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99 Homes Review

Andrew Garfield stars in Ramin Bahrani’s gripping drama of greed and foreclosures in post-economic crisis Florida of 2010. Aidan Dolby reviews 99 Homes.

BY Aidan Dolby

Andrew Garfield stars in Ramin Bahrani’s gripping drama of greed and foreclosures in post-economic crisis Florida of 2010.

Typically, Hollywood glorifies the American dream. Not in this film. Ramin Bahrani’s latest work shows the brutality and the brokenness of America, set in Florida 2010, three years after the financial and housing market crash of 2007. This film displays the hard times that followed, driving people to work for buttons and go against everything they believed they stood for. 99 Homes Is about visceral forced evictions, bankruptcy, broken lives and shattered dreams.

Photo by @kg_media_pgh

“Don’t get emotional about real estate” Warns Rick Carver, real estate broker, played by Michael Shannon of who we recognise from such titles as Mud, Nocturnal Animals and Man of Steel. The advice offered up by heartless Carver may have been some practical advice, but his desensitization and greed denies him the true meaning of real estate, which to the masses means safety, familiarity and home. The pulsating opening sequence is where we are first introduced to the figure of Carver, opening with a suicide; a victim of the dream and the banks, about to lose his home, spills his misery which Carver runs on. Unnerved by the corpse splattered bathroom, Carver accompanied by his trinity of henchman sheriffs, locksmiths and a dozen or so repo scum, empty the man’s home like the banks emptied Carver’s morality. Throughout the scene Carver stands in the doorways of whose time has ran out, holding a stance familiar to that of the grim reaper, illuminated by the sinister blue hue emitted from his e-cigarette.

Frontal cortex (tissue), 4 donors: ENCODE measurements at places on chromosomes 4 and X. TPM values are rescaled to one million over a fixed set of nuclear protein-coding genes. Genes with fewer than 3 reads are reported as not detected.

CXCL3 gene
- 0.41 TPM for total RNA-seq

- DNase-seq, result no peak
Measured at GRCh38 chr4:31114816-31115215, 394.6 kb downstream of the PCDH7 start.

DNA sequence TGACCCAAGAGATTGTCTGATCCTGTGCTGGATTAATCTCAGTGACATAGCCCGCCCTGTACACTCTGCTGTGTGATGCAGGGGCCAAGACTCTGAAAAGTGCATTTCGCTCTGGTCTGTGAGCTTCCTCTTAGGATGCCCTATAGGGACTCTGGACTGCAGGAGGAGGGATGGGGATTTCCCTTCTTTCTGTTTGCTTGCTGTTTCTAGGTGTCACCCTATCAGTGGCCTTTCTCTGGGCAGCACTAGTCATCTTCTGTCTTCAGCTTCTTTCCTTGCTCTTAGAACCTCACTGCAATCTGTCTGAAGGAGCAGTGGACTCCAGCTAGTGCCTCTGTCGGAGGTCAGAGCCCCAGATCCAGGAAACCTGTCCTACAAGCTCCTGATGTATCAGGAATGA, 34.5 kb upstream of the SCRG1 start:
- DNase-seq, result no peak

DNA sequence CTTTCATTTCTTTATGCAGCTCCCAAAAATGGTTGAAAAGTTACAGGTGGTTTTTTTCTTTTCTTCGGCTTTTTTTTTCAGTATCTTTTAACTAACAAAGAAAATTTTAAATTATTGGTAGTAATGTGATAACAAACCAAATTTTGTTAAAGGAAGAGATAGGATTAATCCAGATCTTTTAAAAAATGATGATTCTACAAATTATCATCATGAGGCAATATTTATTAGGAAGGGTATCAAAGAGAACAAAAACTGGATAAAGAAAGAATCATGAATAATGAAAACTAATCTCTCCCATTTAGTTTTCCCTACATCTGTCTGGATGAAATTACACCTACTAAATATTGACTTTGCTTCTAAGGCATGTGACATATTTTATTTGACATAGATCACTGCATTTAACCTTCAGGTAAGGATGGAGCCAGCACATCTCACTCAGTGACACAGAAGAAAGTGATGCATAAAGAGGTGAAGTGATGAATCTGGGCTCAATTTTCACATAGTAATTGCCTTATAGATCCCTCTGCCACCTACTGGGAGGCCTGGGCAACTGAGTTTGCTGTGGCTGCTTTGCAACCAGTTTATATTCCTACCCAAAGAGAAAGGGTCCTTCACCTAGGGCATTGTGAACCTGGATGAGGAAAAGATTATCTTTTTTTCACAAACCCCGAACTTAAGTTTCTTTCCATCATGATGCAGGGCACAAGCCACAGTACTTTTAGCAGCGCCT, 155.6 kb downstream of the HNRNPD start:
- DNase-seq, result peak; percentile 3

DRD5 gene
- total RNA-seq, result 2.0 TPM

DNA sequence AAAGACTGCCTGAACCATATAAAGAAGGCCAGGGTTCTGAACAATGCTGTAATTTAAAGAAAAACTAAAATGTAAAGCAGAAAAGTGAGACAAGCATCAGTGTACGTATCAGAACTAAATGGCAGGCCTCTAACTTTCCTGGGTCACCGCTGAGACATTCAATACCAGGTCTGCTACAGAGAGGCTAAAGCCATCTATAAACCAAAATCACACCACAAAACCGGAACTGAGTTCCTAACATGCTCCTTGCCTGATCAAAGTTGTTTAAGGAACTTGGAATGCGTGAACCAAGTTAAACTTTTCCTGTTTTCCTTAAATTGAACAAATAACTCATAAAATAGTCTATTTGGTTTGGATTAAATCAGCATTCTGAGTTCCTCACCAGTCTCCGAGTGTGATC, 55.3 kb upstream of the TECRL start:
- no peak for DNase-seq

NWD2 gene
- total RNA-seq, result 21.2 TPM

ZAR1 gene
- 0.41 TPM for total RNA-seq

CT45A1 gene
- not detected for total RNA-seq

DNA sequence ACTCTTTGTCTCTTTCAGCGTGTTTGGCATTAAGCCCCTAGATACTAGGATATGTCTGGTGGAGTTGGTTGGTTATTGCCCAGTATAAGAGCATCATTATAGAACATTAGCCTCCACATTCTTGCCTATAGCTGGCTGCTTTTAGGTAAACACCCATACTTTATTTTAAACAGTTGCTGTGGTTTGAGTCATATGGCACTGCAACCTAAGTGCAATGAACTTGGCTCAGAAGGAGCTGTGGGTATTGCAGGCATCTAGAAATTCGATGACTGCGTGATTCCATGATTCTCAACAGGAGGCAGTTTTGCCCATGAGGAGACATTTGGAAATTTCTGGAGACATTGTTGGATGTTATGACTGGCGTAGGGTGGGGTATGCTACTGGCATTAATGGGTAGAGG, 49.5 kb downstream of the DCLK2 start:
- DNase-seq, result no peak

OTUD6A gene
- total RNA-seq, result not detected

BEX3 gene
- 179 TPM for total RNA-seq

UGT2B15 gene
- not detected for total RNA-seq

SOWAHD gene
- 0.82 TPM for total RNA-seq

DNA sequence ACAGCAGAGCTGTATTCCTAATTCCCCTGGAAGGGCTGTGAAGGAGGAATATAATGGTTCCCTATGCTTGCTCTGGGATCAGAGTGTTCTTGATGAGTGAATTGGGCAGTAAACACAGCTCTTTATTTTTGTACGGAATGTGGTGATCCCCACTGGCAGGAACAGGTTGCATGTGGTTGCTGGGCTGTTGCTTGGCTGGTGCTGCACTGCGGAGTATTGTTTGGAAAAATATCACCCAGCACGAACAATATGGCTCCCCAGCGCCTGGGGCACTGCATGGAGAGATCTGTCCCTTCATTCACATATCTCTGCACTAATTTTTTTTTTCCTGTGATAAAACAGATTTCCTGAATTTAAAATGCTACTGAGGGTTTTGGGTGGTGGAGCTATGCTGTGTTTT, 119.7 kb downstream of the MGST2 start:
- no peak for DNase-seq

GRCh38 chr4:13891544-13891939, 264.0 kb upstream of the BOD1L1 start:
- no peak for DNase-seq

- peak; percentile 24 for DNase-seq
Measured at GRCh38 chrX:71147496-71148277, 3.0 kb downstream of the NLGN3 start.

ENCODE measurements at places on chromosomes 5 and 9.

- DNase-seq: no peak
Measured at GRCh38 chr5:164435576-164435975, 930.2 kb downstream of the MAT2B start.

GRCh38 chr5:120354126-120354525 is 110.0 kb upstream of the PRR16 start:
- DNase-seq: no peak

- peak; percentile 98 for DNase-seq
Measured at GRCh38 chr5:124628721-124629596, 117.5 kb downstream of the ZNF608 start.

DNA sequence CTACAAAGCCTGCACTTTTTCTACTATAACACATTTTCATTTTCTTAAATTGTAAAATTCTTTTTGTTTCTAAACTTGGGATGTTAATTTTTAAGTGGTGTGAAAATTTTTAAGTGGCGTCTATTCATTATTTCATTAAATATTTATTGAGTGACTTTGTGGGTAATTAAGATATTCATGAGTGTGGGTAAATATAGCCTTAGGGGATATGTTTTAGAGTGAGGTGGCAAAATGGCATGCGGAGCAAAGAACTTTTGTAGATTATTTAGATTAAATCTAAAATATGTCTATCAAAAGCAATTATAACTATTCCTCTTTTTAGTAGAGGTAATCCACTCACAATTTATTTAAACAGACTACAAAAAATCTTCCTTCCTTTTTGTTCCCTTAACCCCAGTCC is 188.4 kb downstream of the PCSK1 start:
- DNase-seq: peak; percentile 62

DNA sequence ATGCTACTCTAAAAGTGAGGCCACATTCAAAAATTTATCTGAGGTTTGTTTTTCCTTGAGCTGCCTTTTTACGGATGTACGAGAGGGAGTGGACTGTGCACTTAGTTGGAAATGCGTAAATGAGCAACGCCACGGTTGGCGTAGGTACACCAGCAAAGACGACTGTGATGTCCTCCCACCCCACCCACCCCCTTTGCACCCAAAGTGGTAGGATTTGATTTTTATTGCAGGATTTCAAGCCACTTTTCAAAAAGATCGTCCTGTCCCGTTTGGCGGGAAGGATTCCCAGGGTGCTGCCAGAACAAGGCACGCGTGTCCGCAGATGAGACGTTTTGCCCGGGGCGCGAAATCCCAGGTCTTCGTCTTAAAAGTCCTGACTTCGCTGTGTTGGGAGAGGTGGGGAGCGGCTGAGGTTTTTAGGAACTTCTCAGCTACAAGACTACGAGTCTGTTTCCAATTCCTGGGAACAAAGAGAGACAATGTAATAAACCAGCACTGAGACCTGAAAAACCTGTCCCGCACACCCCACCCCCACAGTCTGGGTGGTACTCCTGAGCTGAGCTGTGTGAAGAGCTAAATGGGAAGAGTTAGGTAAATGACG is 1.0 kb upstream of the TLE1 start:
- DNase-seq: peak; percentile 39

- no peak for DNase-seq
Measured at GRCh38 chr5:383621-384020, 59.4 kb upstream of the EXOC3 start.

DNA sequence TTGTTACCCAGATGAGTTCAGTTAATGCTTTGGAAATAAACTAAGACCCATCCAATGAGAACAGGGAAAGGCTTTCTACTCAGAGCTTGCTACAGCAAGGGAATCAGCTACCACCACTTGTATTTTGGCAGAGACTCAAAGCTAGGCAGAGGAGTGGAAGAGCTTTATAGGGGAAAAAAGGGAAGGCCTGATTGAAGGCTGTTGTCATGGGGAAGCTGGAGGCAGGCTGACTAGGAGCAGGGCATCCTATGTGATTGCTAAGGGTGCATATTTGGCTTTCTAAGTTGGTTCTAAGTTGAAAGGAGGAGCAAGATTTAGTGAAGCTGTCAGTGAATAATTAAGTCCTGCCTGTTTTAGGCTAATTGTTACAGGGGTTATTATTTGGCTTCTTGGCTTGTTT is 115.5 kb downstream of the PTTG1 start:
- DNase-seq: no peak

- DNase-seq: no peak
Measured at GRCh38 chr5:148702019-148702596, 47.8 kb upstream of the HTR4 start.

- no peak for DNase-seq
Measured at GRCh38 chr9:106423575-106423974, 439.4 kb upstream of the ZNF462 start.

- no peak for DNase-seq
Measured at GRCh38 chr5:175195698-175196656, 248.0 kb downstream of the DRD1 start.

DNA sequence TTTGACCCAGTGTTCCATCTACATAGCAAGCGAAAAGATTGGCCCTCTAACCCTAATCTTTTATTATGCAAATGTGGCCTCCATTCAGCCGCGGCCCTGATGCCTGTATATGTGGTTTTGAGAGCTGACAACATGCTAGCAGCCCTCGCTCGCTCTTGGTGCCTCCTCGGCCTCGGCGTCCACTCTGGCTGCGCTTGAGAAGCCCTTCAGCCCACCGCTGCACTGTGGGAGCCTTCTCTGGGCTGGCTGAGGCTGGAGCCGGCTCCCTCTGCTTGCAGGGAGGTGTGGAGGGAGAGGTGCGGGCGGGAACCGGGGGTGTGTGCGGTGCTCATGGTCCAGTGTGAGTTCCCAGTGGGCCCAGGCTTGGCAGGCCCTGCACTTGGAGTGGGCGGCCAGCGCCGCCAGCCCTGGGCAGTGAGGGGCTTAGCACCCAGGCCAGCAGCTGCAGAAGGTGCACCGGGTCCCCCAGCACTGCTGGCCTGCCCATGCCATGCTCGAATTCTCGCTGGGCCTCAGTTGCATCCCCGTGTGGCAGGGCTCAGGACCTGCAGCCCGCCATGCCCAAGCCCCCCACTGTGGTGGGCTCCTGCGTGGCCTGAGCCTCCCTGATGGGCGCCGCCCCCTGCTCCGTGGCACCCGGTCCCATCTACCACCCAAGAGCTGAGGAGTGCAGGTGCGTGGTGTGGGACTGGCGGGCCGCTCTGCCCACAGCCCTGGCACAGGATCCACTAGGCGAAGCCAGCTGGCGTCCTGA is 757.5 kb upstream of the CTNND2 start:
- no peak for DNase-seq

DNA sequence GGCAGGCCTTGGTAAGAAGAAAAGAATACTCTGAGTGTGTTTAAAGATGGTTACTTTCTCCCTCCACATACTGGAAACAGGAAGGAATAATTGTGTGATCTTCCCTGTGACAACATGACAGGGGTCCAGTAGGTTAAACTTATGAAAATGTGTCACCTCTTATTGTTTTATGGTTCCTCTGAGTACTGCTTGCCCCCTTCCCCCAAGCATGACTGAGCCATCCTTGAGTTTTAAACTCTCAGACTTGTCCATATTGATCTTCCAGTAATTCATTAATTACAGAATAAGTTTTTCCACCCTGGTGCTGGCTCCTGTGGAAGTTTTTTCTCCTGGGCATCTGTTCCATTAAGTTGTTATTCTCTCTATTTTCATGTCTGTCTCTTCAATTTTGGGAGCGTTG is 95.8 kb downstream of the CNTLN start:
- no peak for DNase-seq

The story then moves on to Dennis Nash, portrayed by Andrew Garfield of whom we recognise from works such as Silence, Hacksaw Ridge and The Social Network, a young, newly evicted single father who becomes the latest of many victims preyed upon by the banks. Desperate to hold his family together and remain in their family home, Nash will do anything for the better of mom Lynn (Laura Dern) and son Connor (Noah Lomax). But as the case for many, Nash’s best was not enough, with Nash falling victim to one of Carver’s forcible evictions. In the viscerally unpleasant scene we see Carver’s henchmen empty Nash’s home to the street. Nash’s appeal to Carver is shadowed by his hyperventilating and brewing aggression, causing for a momentous explosion of emotional upraw towards Carver. The scenes pacing and observational cinematography capture the events in a vérité like manner as if it were the reality of 2010. With a street audience of neighbours, the scene unfolds like a Shakespearean play, wondering who would be next.

“DON'T BE SOFT. DO YOU THINK AMERICA GIVE A FLYING RATS ASS ABOUT YOU OR ME? AMERICA DOESN'T BAIL OUT THE LOSERS. AMERICA WAS BUILT BY BAILING OUT WINNERS. BY RIGGING A NATION OF THE WINNERS, FOR THE WINNERS, BY THE WINNERS.”